When I was an undergraduate student at Marquette University, I got an invaluable assignment: Write a thesis about someone who employed illogical arguments but still caused public impact.
History was littered with global despots who fit the bill, but I chose someone closer to home: former Sen. Joseph McCarthy, the Wisconsin Republican whose infamous pursuit of communists gave us “McCarthyism,” one of the evil terms of American politics.
I read his speeches, listened to audiotapes, read his Senate reports, studied his Senate censure, and talked with political leaders who witnessed his tactics firsthand.
One of those was professor George Reedy, a gracious educator and extraordinary witness to history who saw McCarthy’s campaign up close, as a reporter and then as a press aide to Lyndon B. Johnson.
Reedy told me that what marveled him most was McCarthy’s ability to ask questions or make statements insinuating something evil about a person he was questioning without formally lodging an allegation. In fact, he said, McCarthy might add a qualification to his question, suggesting that wasn’t making an accusation — before implying that very accusation.
McCarthy’s questions whipped up hysteria that marked those he questioned as “guilty as charged” without a shred of evidence.
Those lessons had long faded into the recesses of my memory, until Thursday. That’s when a question-and-answer exchange involving Sen. Kamala HarrisKamala HarrisStefanik in ad says Democrats want 'permanent election insurrection' Live coverage: California voters to decide Newsom's fate Florida woman faces five years in prison for threatening to kill Harris MORE (D-Calif.) resurrected them.
In her questioning, during a confirmation hearing for Ronald Vitiello, President TrumpDonald TrumpOvernight Defense & National Security — The Pentagon's deadly mistake Overnight Energy & Environment — Presented by Climate Power — Interior returns BLM HQ to Washington France pulls ambassadors to US, Australia in protest of submarine deal MORE’s nominee to lead Immigration and Customs Enforcement (ICE), Harris asked whether he shares immigrants’ “perception” that ICE spreads fear and mistrust just like the KKK.
The question was carefully constructed. A listener almost certainly believed Sen. Harris was accusing ICE of being like the KKK, while she offered the same qualification that Reedy said was McCarthy’s trademark in questioning.
“I’m very specific about what I’m asking you,” she said. “Are you aware that there’s a perception that ICE is administering its power in a way that is causing fear and intimidation, particularly among immigrants and specifically among immigrants coming from Mexico and Central America?”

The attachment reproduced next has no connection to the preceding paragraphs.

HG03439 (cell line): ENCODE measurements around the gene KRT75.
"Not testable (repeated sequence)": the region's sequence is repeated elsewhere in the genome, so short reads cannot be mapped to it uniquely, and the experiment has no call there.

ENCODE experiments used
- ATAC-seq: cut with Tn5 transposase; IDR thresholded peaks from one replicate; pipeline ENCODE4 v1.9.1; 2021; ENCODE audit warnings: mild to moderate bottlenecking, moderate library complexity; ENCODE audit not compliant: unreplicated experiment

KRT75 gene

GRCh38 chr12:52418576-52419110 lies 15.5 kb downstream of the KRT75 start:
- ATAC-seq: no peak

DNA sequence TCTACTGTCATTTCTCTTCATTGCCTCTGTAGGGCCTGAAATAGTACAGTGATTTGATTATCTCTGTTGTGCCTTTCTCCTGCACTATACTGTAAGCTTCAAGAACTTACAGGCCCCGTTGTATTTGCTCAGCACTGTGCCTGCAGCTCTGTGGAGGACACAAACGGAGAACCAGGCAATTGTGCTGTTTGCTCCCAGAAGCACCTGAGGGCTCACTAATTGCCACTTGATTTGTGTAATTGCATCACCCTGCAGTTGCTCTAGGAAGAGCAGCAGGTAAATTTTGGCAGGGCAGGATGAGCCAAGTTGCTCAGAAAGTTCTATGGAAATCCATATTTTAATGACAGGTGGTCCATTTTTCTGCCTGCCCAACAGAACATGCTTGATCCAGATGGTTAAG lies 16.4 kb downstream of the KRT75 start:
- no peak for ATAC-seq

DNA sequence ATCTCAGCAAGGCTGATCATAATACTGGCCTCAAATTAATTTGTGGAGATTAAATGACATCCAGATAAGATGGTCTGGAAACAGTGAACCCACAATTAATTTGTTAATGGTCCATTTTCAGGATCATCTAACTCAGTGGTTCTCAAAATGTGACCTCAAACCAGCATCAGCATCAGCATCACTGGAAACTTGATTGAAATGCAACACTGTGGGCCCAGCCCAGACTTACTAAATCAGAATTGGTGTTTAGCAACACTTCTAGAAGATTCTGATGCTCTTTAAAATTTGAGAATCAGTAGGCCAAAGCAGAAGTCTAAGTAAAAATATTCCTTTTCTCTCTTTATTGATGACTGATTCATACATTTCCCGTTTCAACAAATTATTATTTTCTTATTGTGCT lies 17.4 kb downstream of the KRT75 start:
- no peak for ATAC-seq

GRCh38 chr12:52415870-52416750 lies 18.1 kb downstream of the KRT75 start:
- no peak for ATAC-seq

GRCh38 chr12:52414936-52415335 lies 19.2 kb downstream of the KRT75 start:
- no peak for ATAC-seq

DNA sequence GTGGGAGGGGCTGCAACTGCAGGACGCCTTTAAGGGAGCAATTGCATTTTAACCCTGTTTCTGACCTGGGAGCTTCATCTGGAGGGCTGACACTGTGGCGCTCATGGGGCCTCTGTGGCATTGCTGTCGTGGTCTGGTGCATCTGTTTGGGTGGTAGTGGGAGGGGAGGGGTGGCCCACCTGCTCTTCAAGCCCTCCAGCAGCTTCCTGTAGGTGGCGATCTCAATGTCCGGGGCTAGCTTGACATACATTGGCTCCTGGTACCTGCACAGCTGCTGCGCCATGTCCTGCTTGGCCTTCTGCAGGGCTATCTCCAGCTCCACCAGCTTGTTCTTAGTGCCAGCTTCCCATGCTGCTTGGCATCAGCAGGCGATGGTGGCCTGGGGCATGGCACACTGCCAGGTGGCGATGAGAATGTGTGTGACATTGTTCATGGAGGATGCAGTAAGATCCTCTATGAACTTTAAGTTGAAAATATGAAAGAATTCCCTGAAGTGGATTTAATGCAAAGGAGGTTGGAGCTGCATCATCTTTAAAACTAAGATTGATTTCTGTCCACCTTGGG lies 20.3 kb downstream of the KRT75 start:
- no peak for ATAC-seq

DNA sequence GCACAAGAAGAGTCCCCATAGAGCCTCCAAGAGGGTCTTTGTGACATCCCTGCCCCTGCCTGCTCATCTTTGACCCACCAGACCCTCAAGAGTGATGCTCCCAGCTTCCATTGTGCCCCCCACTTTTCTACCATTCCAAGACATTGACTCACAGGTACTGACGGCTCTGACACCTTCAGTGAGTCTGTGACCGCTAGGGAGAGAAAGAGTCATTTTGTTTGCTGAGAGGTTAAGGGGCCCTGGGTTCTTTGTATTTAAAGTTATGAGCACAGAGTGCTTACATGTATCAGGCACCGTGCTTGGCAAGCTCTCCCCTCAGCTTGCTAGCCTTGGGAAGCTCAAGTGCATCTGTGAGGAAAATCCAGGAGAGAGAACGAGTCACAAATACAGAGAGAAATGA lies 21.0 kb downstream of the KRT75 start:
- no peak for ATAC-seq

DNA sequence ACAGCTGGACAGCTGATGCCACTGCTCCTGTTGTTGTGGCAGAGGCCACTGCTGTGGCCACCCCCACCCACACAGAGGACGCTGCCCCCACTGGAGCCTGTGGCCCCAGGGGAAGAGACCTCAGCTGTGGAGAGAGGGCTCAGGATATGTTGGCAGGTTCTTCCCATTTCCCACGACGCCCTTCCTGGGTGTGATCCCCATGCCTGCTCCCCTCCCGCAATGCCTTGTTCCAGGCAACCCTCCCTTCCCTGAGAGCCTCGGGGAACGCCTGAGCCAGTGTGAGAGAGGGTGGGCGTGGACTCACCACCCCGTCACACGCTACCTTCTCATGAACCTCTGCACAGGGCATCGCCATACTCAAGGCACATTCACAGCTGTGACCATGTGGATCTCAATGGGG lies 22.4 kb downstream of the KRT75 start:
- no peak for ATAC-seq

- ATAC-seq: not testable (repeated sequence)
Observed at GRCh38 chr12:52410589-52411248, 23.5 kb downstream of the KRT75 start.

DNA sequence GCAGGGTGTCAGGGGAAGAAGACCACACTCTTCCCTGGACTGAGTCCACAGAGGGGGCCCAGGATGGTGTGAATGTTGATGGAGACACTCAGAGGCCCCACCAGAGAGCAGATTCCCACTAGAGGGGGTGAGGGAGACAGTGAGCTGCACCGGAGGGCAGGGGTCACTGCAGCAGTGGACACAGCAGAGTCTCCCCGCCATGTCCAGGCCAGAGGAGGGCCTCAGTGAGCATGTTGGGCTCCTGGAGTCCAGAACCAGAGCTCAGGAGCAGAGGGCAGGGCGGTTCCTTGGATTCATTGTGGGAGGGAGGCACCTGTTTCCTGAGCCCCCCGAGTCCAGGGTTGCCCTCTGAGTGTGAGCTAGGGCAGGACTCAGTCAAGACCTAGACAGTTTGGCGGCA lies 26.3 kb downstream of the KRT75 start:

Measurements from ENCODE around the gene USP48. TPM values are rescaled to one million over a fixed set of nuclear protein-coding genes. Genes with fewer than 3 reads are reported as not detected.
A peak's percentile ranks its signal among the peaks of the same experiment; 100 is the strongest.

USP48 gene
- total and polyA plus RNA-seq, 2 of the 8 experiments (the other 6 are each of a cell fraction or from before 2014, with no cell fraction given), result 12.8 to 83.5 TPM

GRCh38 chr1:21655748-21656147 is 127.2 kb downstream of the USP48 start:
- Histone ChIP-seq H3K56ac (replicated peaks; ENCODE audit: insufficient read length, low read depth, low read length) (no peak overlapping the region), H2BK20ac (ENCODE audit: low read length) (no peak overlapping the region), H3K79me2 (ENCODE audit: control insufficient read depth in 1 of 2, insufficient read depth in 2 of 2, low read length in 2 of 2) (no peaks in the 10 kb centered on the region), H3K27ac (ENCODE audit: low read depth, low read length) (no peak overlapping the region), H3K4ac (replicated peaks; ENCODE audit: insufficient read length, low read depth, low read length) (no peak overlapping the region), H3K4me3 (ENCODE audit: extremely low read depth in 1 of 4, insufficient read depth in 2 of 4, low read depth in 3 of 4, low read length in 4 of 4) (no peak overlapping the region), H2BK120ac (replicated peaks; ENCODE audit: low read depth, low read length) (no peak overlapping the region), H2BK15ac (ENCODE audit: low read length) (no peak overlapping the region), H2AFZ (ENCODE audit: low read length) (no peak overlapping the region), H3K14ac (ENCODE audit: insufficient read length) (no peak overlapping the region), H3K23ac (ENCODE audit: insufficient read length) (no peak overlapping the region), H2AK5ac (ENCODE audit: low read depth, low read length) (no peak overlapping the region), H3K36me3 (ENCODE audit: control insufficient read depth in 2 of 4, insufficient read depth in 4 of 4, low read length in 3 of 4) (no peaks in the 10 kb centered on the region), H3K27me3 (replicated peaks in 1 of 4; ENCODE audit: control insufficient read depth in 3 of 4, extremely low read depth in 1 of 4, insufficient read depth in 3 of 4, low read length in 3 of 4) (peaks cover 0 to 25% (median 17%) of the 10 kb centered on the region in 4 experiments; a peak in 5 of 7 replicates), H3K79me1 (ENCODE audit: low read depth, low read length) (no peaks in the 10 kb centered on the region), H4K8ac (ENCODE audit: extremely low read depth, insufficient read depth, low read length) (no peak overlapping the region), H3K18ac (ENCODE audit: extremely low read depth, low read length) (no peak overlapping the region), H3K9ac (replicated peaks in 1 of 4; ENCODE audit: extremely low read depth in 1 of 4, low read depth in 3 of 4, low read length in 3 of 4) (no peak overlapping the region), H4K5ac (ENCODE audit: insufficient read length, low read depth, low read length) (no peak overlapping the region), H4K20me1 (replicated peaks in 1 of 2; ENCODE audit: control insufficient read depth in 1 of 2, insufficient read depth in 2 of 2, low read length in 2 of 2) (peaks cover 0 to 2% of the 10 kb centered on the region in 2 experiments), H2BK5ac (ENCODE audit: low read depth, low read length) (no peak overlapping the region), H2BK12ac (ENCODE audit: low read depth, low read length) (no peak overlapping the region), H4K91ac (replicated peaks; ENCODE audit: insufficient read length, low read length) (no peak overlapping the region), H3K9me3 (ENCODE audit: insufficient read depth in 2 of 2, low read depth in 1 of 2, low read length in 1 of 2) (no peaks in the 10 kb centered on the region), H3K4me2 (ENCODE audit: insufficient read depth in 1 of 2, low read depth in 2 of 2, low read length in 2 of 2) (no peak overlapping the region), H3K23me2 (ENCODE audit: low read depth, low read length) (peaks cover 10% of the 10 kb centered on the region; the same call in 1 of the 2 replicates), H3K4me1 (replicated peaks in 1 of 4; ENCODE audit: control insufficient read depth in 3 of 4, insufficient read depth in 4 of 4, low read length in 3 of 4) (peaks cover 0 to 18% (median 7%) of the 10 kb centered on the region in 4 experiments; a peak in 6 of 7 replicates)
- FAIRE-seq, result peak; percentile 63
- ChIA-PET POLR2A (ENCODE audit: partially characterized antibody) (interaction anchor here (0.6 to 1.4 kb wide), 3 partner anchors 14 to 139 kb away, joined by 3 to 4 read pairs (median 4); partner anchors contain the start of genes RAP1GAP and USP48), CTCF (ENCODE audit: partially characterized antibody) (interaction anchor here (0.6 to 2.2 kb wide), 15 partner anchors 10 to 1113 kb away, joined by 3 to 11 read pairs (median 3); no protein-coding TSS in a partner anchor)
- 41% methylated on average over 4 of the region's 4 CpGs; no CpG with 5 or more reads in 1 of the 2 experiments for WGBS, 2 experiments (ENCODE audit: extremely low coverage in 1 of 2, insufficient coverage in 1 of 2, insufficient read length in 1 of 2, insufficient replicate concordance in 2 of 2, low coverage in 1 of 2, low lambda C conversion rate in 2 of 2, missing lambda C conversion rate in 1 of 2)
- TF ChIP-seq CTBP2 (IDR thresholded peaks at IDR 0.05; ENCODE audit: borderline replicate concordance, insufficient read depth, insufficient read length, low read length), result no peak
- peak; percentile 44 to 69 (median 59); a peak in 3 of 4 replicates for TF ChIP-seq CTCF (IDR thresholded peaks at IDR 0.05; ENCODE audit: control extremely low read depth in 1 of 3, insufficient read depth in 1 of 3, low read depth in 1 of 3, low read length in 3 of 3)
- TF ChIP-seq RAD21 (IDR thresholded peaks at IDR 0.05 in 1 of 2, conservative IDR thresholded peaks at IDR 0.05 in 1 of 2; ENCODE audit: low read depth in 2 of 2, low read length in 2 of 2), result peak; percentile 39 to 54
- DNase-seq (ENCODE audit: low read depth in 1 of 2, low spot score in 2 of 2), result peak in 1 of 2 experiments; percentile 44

Keep that verbal construction in your mind for a second, and let’s go back to McCarthy.
His crusade against communists made him famous, but his lesser-known targets were homosexuals he wanted to root out from government — a campaign historians dubbed as McCarthy’s “lavender scare.” He argued that homosexuals were as dangerous to national security as communists.
The art of McCarthy’s nuanced insinuation was on full display during a 1952 speech addressing Secretary of State Dean Acheson’s decision to fire 54 gay workers at the State Department.
“(Acheson) said the State Department is now staffed with good, loyal, clean-living Americans. Well, I don’t quite know what his conception of clean-living Americans happens to be, but, since he made that statement, 54 individuals who had this unusual State Department affliction — homosexuals — were allowed to resign. Fifty-four of those good, clean-living Americans,” McCarthy declared.
A few seconds later, McCarthy stopped short of calling for gays to be eradicated from State, and instead quoted Sens. Kenneth Wherry (R-Neb.) and J. Lister Hill (D-Ala.): “The question is, why worry about getting those individuals out of the State Department?” McCarthy asked. “I think the answer was given by a committee headed by Sen. Wherry, one of our very able senators who died a few weeks ago, and Sen. Hill — a Democrat and a Republican — and they explained very well why those individuals must not be handling top-secret material.”
When Harris sought to make a backhanded comparison between ICE and the KKK, she cited a “perception.” When McCarthy tried to tie gays to communists, he cited a “conception.”
When Harris sought to attribute her concern, she cited a third party: immigrants. When McCarthy attributed his concern, he cited a third party: two fellow senators.
The rhetorical tactics are as similar as they are offensive. Guilt by association or insinuation had no place in the Senate in the 1950s, as lawmakers ultimately realized when they censured McCarthy. It has no place in the Senate in 2018, as I hope Harris’s colleagues soon will realize.
The men and women of ICE don’t operate under white sheets like the KKK members of old. They don badges and bulletproof vests — and assume the risks that come with law enforcement.
And they don’t deserve a U.S. senator’s demonization, any more than the gay Americans of the 1950s did from McCarthy.
I’m sure both senators, separated by 70 years of history and a difference in party affiliation, had good intentions. Keeping America safe from threats or welcoming to immigrants are noble causes.
It’s the dishonesty of their tactics that deserve our rebuke.
John Solomon is an award-winning investigative journalist whose work over the years has exposed U.S. and FBI intelligence failures before the Sept. 11 attacks, federal scientists’ misuse of foster children and veterans in drug experiments, and numerous cases of political corruption. He is The Hill’s executive vice president for video.